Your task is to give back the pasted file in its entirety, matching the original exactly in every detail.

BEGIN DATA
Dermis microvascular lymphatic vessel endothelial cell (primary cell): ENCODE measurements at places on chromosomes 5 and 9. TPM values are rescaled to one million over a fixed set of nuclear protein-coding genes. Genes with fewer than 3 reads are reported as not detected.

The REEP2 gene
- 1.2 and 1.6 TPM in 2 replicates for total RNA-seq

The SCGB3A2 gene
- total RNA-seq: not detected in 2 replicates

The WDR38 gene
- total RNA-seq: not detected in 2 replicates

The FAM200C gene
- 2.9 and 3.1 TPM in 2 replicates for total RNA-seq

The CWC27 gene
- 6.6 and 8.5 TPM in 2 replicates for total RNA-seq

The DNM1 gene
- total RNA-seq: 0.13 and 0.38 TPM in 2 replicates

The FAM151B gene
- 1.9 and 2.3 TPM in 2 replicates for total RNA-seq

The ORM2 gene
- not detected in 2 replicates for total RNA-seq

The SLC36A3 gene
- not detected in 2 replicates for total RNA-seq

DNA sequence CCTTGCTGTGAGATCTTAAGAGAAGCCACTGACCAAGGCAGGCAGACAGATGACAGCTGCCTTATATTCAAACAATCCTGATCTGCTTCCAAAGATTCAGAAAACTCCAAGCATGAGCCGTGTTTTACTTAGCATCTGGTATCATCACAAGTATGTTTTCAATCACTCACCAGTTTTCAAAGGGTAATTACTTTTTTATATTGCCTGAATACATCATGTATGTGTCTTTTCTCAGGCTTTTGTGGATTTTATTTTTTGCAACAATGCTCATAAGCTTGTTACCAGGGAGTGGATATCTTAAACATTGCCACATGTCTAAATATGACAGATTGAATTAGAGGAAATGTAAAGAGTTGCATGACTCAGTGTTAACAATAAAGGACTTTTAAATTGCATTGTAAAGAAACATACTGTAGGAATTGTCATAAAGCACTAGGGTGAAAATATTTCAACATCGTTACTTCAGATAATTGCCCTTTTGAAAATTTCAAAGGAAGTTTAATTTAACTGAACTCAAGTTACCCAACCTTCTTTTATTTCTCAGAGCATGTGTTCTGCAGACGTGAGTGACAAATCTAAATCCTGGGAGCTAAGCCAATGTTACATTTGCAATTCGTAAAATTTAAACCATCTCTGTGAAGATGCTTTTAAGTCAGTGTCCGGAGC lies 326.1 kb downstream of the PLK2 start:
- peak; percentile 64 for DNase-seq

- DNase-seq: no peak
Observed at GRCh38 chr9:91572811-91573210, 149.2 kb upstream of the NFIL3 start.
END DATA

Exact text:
Dermis microvascular lymphatic vessel endothelial cell (primary cell): ENCODE measurements at places on chromosomes 5 and 9. TPM values are rescaled to one million over a fixed set of nuclear protein-coding genes. Genes with fewer than 3 reads are reported as not detected.

The REEP2 gene
- 1.2 and 1.6 TPM in 2 replicates for total RNA-seq

The SCGB3A2 gene
- total RNA-seq: not detected in 2 replicates

The WDR38 gene
- total RNA-seq: not detected in 2 replicates

The FAM200C gene
- 2.9 and 3.1 TPM in 2 replicates for total RNA-seq

The CWC27 gene
- 6.6 and 8.5 TPM in 2 replicates for total RNA-seq

The DNM1 gene
- total RNA-seq: 0.13 and 0.38 TPM in 2 replicates

The FAM151B gene
- 1.9 and 2.3 TPM in 2 replicates for total RNA-seq

The ORM2 gene
- not detected in 2 replicates for total RNA-seq

The SLC36A3 gene
- not detected in 2 replicates for total RNA-seq

DNA sequence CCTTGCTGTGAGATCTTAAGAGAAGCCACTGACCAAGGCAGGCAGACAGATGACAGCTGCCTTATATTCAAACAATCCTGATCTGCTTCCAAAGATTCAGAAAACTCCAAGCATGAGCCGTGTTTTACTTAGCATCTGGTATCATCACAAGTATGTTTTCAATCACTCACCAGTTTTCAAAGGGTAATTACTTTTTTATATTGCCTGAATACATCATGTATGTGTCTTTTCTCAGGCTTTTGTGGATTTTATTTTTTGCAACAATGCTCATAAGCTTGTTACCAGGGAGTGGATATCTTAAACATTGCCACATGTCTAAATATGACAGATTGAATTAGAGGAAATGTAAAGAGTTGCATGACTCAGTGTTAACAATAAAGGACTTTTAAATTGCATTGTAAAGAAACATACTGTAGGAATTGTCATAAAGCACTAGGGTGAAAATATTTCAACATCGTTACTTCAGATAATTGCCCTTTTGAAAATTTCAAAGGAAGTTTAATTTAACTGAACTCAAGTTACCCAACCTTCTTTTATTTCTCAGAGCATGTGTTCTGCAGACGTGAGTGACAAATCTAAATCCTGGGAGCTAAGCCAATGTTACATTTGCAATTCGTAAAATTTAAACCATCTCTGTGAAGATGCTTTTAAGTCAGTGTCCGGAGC lies 326.1 kb downstream of the PLK2 start:
- peak; percentile 64 for DNase-seq

- DNase-seq: no peak
Observed at GRCh38 chr9:91572811-91573210, 149.2 kb upstream of the NFIL3 start.